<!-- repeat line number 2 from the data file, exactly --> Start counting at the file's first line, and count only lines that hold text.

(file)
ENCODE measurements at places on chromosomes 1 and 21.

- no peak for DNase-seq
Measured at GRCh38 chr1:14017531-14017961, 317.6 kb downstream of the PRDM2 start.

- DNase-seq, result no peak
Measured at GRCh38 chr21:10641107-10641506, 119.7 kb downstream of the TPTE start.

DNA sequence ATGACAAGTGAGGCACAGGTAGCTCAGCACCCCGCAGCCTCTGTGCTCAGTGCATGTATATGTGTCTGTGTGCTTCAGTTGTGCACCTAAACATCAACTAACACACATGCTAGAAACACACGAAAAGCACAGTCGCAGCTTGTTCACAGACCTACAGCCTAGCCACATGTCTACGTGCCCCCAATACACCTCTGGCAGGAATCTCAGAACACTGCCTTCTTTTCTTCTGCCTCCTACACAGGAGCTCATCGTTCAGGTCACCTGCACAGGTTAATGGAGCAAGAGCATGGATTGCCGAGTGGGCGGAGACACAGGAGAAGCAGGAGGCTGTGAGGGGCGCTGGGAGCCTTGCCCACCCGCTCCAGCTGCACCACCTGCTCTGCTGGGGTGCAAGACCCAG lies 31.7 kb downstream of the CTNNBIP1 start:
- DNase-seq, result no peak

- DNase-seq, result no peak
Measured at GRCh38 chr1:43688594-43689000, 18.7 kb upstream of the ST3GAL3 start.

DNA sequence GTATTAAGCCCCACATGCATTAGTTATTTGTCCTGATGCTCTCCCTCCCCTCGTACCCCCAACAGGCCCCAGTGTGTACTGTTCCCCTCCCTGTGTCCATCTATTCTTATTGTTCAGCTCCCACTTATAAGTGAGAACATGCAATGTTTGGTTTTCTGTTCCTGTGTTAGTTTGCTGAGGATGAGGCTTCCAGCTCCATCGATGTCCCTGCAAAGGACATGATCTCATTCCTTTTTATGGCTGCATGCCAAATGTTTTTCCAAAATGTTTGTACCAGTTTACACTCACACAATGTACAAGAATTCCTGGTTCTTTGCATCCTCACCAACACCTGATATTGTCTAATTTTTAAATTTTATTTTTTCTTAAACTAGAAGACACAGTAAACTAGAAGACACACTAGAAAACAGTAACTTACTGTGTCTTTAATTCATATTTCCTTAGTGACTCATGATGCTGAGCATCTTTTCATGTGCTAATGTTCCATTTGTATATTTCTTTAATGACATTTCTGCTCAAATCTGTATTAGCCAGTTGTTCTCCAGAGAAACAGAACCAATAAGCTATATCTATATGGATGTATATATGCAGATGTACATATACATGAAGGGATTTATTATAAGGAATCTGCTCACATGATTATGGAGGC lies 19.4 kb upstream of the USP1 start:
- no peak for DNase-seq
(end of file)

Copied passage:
- no peak for DNase-seq